Assuming that you are new to the Orthodox life, I think your mother is correct; honoring her wishes is certainly one of the most important precepts—especially since she does not mind you dressing like a Modern Orthodox young woman. Your mother has every right to make this demand since you are already acting in accordance with Jewish tradition and law.
Modesty is really more about a state of mind than it is anything else. Being “modest,” is an important value in our tradition. Perhaps the most famous passage regarding modesty comes from the prophet Micah 6:8, which reads:
You have been told, O man, what is good,
and what the LORD requires of you:
Only to do right and to love goodness,
and to walk modestly with your God.
The traditions of tsiniut (modesty) really vary from community to community. What one community considers “modest,” is considered “immodest” by another. For example, a couple of years ago in Israel, there were some Haredi rabbis who complained about a dress shop’s display of naked mannequins! I can assure you there are no laws of tsniut governing mannequins!
I would be willing to bet you a cappuccino at Starbucks that you probably would not mind seeing your picture in a high school yearbook or in the local newspaper in honor of your accomplishments or charitable work with the indigent of your community, right? However, if you are a woman living in Jerusalem, the pious rabbis would consider your picture as a breach of tsniut! Even Secretary Hillary Clinton has recently blasted Israel for allowing the Haredi rabbis to discriminate against women in their country.
Here are some other examples to consider:
· In Sephardic countries, even young girls used to cover their hair because it was (and still is in many parts of the Muslim world), for young girls to appear “immodestly dressed.” Some ladies in Jerusalem have upset even the most pious of rabbis by wearing a burka, only exposing their eyes. However, as the great Sephardic scholar Ben Ish Chai explains, the custom of head coverings was rejected by the women of Europe.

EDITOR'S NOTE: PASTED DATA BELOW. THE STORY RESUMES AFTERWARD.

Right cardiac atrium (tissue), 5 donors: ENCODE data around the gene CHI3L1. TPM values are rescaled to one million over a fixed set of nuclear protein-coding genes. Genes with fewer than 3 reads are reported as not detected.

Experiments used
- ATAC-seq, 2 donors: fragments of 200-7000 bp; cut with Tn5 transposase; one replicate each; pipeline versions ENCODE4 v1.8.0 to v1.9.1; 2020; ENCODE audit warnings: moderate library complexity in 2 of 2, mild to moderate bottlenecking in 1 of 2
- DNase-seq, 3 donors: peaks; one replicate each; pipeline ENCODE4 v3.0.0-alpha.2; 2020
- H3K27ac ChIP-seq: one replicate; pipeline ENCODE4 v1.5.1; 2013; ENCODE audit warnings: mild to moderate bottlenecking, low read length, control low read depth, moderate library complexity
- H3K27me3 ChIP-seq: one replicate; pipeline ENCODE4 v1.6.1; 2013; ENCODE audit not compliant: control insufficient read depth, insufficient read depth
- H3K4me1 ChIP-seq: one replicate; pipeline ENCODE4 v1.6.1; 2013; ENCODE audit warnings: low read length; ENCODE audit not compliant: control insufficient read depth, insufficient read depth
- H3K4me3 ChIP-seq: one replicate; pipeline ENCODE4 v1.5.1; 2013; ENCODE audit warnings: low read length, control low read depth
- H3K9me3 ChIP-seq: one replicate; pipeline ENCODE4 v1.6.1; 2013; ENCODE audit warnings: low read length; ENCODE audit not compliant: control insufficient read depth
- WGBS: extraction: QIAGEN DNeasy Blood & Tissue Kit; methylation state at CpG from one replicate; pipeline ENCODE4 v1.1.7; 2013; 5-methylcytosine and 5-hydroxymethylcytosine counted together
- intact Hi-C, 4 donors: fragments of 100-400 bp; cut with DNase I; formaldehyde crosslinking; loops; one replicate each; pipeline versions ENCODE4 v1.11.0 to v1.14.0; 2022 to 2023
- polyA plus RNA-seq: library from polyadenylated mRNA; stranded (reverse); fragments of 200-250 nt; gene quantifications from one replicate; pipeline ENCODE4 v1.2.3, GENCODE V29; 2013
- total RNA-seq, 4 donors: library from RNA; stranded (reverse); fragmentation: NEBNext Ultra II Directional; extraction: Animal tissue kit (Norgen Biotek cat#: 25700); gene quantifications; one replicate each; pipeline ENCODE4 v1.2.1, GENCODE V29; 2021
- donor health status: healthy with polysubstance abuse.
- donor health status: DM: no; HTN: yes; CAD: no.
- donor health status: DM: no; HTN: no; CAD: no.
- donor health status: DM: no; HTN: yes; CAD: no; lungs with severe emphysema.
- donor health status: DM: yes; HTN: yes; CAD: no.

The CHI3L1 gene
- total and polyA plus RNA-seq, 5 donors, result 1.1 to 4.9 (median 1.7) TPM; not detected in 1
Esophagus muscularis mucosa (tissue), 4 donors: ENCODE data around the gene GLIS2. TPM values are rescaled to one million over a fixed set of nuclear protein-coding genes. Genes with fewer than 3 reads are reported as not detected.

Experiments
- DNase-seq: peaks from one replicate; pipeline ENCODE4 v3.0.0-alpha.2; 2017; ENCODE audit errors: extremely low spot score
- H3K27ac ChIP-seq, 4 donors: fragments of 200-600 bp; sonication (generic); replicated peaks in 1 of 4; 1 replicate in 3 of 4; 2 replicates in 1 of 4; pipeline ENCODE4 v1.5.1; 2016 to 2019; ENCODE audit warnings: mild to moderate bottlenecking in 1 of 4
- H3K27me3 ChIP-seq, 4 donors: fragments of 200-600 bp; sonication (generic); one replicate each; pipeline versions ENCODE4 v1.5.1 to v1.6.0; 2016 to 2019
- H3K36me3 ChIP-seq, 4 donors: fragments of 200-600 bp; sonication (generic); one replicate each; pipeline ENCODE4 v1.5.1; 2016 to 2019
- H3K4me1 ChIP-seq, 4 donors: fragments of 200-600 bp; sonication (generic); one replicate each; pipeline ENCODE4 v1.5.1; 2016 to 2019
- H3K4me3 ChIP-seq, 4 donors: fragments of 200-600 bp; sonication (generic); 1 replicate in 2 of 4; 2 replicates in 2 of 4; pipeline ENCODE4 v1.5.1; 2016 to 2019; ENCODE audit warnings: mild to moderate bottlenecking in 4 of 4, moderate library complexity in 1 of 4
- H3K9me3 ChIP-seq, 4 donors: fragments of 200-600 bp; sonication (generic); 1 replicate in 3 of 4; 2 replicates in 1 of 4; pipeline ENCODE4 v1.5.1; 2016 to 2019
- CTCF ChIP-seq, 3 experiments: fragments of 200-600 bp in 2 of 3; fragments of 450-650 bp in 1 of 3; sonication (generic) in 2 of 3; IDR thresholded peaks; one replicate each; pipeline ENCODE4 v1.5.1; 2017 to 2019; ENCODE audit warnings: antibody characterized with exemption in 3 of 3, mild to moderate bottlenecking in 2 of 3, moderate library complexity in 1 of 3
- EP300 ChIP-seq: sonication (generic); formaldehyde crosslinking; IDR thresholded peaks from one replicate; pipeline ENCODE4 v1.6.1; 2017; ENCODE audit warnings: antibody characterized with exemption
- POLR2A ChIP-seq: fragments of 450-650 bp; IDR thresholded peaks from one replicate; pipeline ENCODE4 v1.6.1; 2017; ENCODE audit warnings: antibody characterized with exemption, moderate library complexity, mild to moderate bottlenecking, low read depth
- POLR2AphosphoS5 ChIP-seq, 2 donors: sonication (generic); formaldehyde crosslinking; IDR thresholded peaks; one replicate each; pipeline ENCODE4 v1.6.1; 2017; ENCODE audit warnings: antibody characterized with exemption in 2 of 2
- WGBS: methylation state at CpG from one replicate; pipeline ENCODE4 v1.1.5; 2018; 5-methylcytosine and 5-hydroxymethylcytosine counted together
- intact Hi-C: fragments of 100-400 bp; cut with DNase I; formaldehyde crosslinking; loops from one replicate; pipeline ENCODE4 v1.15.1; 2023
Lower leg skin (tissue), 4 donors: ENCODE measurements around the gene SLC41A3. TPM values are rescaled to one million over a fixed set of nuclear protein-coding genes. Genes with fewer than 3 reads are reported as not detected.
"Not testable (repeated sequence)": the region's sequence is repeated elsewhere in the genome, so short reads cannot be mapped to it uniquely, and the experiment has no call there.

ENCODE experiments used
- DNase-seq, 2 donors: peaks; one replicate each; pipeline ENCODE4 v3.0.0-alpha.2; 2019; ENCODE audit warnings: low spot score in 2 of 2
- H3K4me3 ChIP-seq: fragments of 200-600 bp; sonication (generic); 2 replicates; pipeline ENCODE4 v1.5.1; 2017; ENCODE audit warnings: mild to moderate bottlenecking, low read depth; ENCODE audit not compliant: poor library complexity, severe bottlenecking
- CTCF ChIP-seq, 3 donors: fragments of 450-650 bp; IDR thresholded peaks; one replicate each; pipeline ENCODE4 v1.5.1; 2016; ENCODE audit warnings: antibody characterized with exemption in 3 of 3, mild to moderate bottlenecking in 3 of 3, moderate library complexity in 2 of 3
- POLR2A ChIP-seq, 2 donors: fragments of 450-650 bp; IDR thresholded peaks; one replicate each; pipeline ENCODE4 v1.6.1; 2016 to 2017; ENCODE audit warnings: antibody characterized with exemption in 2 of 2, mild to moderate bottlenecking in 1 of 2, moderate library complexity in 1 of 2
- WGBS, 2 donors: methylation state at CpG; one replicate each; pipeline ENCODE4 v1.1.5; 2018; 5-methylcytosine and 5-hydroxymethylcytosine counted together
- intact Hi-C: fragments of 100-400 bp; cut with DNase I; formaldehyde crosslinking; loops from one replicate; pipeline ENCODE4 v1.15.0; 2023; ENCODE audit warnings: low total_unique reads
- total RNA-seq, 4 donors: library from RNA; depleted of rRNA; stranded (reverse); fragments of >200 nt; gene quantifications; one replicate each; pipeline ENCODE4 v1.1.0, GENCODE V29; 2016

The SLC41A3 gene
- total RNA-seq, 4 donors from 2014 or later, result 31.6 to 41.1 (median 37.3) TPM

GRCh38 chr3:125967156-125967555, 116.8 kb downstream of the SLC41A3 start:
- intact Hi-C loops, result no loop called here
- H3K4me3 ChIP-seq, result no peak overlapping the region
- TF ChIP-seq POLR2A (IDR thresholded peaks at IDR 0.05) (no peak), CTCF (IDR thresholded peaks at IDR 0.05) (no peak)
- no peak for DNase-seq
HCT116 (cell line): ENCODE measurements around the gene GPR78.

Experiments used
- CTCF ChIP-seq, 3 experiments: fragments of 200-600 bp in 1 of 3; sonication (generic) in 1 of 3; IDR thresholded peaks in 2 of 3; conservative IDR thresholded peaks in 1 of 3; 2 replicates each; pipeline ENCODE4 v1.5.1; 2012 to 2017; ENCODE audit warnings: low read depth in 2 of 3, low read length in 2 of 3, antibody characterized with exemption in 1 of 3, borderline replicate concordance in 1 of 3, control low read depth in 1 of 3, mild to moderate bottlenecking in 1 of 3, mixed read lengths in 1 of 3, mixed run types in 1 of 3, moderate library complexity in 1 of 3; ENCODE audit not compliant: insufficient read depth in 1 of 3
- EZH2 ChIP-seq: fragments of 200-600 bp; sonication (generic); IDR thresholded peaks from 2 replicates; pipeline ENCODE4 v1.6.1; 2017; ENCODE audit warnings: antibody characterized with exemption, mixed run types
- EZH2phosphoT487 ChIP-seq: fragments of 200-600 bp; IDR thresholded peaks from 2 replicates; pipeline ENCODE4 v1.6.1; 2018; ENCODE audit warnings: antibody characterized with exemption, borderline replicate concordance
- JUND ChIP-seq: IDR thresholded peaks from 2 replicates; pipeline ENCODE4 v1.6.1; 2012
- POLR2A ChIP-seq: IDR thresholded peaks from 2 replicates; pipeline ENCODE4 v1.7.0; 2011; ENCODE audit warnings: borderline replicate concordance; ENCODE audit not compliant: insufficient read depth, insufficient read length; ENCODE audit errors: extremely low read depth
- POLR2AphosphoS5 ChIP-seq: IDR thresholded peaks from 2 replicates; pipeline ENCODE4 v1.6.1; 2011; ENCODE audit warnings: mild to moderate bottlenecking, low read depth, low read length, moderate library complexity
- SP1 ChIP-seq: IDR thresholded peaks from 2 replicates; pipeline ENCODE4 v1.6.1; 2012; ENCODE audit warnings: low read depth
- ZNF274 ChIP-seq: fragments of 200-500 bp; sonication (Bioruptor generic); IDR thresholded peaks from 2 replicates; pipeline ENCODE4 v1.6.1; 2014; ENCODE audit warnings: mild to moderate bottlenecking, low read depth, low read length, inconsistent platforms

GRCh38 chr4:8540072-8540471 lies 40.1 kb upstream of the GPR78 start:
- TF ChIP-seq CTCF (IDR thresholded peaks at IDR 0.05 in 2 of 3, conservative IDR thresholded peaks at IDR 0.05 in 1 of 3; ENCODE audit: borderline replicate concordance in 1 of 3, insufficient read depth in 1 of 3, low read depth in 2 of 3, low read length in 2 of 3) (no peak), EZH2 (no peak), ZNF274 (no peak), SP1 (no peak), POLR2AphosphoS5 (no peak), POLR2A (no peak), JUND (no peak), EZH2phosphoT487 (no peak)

· Some Halachic scholars argue that a little bit of exposed hair presents no Halachic problem. Many Modern Orthodox women will not cover their hair once they are married; those who do cover their hair, don’t mind letting large portions of their hair show underneath a hat. Now in other communities like in Me’ah Sha’arim in Jerusalem, that would be the height of immodesty.
· Another perennial question regarding tsniut is the matter whether or not women may sing in a public event; once again, there are ample precedents that permit women to sing—but others would regard this position as “immodest.”
· Women are routinely assaulted by the Haredim in Israel for not sitting at the “back of the bus,” and that their failure to do so is because of an alleged lack of tsniut.
The message becomes even more painfully clear to Jewish women all over the world. The Ultra-Orthodox do not want women to be seen or heard. Some communities insist that women walk on opposite sides of the street, or that they not attend a store whenever there are men inside shopping. As you can see, tsniut has become almost a national obsession for the Haredi, Hassidic, and Right-Wing Zionists.
As you can see, there is no limit how modest one wishes to be. Unfortunately, the issue today regarding tsniut has become more of a political issue than a halachic issue--and this self-righteous attitude is threatening to unravel Israeli society in a way that Israel's enemies could never hope to accomplish on their own.